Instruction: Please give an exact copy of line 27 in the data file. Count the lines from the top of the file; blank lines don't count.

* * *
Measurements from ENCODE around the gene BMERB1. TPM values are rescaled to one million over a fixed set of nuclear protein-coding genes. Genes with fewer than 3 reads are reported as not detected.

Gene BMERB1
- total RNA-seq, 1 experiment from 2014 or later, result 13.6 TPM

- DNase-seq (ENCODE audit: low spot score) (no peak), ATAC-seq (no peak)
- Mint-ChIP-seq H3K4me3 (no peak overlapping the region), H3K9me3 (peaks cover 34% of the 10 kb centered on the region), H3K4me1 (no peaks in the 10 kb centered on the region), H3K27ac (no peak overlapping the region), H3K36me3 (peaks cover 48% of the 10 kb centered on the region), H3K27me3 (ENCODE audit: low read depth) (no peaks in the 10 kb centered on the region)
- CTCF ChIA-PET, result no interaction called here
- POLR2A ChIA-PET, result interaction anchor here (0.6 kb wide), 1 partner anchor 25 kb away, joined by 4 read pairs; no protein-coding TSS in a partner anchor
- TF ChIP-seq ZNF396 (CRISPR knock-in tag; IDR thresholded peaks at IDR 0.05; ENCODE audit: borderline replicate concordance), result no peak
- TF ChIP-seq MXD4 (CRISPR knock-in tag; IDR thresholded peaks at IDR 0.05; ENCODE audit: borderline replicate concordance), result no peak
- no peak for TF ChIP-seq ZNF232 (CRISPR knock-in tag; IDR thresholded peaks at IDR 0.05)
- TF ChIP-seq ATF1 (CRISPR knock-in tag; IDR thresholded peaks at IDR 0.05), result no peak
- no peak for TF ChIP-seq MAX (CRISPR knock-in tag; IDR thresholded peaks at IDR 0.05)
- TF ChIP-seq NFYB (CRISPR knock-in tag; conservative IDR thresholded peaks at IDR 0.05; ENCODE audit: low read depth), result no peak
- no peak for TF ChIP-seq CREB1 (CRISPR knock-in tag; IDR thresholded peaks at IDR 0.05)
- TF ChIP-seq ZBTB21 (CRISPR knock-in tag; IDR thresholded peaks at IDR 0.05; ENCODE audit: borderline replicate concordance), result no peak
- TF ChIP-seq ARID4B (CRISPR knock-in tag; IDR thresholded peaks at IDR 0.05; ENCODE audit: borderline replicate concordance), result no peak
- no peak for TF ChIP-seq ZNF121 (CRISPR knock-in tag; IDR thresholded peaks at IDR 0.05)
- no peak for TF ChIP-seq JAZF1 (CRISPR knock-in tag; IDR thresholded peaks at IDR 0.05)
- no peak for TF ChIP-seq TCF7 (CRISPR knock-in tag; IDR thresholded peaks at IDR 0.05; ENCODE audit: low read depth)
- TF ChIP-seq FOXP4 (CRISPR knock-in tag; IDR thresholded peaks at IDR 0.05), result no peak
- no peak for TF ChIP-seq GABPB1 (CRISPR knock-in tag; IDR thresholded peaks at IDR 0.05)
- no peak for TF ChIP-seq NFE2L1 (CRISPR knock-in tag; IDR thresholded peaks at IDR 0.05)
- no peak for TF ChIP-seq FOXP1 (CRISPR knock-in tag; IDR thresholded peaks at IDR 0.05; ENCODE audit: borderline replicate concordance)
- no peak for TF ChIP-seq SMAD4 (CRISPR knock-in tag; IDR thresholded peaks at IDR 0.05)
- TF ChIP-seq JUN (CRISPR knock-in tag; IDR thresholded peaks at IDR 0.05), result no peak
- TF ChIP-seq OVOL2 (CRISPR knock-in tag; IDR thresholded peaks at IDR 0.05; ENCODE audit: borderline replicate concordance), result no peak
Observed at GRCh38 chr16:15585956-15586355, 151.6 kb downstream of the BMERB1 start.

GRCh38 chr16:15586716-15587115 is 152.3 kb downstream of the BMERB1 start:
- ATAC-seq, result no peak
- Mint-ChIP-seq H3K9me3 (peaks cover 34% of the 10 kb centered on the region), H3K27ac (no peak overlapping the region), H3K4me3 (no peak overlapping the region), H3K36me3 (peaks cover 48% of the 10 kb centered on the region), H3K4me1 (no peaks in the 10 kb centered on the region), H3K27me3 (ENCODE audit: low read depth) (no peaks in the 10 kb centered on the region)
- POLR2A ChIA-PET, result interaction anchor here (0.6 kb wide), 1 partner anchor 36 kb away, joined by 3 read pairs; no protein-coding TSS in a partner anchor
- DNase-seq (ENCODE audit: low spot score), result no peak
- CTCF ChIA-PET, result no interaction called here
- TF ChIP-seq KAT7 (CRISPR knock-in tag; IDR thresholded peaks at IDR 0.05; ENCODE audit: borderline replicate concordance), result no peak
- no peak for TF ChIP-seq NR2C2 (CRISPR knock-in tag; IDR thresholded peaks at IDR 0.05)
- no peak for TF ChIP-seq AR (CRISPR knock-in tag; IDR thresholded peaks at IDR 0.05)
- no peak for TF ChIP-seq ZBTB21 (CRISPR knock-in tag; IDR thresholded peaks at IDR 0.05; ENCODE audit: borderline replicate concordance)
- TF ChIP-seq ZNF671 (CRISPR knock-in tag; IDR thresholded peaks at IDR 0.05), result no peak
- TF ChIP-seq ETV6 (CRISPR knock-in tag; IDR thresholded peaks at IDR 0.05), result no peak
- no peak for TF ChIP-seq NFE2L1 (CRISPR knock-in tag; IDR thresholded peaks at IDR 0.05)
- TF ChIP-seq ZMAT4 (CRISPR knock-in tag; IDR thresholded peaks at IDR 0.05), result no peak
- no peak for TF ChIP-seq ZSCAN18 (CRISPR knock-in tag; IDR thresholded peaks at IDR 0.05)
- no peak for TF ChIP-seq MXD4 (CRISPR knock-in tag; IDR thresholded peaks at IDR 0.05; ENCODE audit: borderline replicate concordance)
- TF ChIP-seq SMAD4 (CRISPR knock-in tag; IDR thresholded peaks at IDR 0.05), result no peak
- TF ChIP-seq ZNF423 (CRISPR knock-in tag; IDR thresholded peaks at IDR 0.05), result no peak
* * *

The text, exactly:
Observed at GRCh38 chr16:15585956-15586355, 151.6 kb downstream of the BMERB1 start.